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Course II: Paper 4: The History of the English Language to c.1800: Text analysis tools

What is Text Analysis?

Many websites or software programs allow you to analyse your chosen texts. Text analysis tools allow you to explore a text quantitatively, e.g. by instances of one particular word; and systematically, e.g. Looking at the types of words used and phrases used.  This can be particularly useful or finding all instances of a specific word within a text.  The tools will also list all the words in your chosen text by type, e.g. adjective or plural noun.

Using the text analysis tools allows you to compare two or more texts and lets you gather key features of the language used.  You can search for the occurrences of just one word, or a more complex pattern, e.g. pairs of words within one context. 

These tools are good for looking at the different ways authors write across genre or type, e.g. Fiction and non-fiction. 

Researchers also put them to use to examine questions of authorship. With the tools available you can search your own chosen texts. You can also use established corpora like the British National Corpus to look for common occurrences of words and common phrases.

Useful links

If you have a text, for example retrieved from a database like ProQuest One Literature, you can run that through a text analysis tool and get information or see patterns that may otherwise be difficult to spot.

Concordance tools - search for a word or phrase and see all instances in your text, displayed with a limited amount of context

  • Antconc - a tool that you install locally and use to explore texts in various ways, for example by creating concordances, word lists and collocations.
  • LexTutor  - a set of tools that you can use on pre-loaded texts or material that you add. Includes a concordance program, word list functions and much more.
  • Taporware (wide range of specialist text analysis tools)

Other tools/sets of different tools

Word Class taggers

Word class taggers - a tool that will analyse the words in your text and mark this part of speech.

These are two taggers available for free online:

The CCG POS tagger results look like this, with a key below the extract:

Text used:

Poe, Edgar Allan, 1809-1849:  The Tell-Tale Heart (Penguin Classics)
Cambridge 2011
ProQuest Information and Learning
Penguin Classics

Text Analysis: Statistics

A good place to start is to get som statistics of your chosen texts, to find out a bit more about them. There are many free tools online that will give you statistics about a text, but one we recommend is Voyant Tools.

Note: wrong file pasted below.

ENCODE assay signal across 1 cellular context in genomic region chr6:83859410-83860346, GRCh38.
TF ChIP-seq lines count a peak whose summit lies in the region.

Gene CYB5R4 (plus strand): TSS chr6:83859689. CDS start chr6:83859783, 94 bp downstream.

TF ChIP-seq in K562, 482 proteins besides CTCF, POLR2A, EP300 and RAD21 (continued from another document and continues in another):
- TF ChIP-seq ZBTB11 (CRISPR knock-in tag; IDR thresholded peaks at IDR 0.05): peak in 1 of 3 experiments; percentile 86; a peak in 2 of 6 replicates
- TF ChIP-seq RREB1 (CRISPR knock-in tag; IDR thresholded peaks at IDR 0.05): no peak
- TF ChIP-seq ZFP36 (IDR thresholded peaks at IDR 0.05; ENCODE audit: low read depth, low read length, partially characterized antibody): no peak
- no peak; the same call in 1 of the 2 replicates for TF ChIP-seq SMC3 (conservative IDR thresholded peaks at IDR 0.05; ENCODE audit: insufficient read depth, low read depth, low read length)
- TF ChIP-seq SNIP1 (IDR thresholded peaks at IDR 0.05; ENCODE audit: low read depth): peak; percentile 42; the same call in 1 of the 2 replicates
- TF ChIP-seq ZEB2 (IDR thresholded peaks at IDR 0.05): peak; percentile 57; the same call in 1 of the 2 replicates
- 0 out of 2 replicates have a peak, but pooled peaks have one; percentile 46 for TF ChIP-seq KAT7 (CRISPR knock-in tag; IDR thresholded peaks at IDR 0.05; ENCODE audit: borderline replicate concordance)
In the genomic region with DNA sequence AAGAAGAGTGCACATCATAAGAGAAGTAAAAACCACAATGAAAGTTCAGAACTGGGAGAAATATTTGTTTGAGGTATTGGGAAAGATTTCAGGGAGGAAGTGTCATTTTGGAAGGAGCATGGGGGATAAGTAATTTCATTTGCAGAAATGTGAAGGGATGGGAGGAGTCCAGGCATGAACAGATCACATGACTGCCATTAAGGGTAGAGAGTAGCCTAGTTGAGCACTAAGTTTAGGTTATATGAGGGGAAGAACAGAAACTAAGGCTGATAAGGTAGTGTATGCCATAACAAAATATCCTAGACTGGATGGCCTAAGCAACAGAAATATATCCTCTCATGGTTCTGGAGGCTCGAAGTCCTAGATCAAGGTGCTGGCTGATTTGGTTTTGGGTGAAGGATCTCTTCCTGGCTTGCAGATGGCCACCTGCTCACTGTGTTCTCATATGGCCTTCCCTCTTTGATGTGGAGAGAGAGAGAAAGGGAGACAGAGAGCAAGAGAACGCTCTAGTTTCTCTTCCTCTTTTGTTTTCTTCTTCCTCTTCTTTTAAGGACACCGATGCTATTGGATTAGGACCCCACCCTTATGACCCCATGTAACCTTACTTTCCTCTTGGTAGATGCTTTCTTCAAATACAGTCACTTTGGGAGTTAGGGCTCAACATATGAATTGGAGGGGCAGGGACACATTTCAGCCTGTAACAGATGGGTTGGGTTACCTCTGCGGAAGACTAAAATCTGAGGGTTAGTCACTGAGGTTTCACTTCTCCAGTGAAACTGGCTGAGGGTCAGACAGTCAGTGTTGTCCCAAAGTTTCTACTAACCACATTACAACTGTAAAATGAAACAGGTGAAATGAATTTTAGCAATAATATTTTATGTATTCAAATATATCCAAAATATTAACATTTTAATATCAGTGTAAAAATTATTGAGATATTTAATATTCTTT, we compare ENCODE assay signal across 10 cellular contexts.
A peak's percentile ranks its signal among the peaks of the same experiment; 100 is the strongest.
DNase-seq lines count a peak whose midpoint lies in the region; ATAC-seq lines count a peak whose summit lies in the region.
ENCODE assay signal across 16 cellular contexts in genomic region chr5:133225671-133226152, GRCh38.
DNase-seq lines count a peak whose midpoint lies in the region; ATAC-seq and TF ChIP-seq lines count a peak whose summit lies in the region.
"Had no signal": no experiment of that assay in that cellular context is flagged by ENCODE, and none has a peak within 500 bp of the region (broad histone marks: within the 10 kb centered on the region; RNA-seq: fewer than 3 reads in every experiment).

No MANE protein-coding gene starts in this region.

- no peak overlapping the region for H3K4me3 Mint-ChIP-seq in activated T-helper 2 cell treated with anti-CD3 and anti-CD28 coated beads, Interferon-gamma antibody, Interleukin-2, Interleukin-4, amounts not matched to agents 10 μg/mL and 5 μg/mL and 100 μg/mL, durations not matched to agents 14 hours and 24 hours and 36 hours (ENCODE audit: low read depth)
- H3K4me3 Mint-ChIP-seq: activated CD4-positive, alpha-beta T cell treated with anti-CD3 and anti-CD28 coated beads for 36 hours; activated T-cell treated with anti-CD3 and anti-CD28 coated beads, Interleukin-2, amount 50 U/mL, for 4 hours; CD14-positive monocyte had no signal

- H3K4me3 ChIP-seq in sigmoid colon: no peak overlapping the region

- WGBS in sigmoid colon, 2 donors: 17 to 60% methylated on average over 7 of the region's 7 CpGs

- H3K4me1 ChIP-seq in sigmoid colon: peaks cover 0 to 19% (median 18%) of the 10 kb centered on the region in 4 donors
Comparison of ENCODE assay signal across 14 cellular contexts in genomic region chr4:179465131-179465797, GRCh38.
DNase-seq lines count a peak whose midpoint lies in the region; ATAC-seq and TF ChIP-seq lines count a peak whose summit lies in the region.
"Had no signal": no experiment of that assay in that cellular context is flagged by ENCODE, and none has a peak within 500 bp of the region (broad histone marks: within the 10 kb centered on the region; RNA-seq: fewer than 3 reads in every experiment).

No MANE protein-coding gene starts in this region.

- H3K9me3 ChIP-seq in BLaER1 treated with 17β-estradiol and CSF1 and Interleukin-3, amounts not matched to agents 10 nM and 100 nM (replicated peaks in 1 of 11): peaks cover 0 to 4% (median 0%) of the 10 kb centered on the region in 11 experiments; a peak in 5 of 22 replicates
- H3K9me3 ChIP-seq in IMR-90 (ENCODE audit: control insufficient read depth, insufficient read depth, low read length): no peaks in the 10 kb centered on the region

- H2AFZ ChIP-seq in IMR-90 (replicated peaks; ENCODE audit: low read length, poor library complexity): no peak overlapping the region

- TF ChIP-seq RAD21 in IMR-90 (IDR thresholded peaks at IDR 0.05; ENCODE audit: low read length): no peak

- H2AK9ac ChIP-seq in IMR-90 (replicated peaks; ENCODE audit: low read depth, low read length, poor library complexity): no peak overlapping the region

Voyant Tools is a web-based text reading and analysis environment. It is a scholarly project that is designed to facilitate reading and interpretive practices. Do the exercise below to learn how to use a tool like Voyant and to see what kind of information it can give you.


Voyant Tools - Exercise

For this exercise you will need to copy some text online. You can find suitable texts by using the eTexts tab at the top of this page.

  1. Open
  2. Paste your chosen text into the search box and press Reveal.

You should be presented with something that looks like this:

Let's look at each part in a bit more detail to see what information it contains.

In the bottom right corner look at the summary:

This will tell you how many words are in your text, and how many of them are unique words. What does this tell us about Poe's use of language in The Tell-Tale Heart? You may need to paste in other texts and compare them to get an idea about how authors tend to write in comparison with Poe. With this tool you can compare two or more different authors, or multiple texts by the same author.

Have a look at the most frequent words used. In this Poe extract the most frequent words used are LouderIncreasedNoise. You can use this information to find out how often these words appear in the English language - see the Corpora tab at the top of this page to find out more.

Next, have a look at the graph in the top right corner. This displays the appearance of those frequent words throughout the text, so you can visually see which ones appear at the same time as each other.

We can see in the Poe example that the word Sound is used a lot at the beginning of the text, but this stops, and later the words Heard and Louder appear very often together.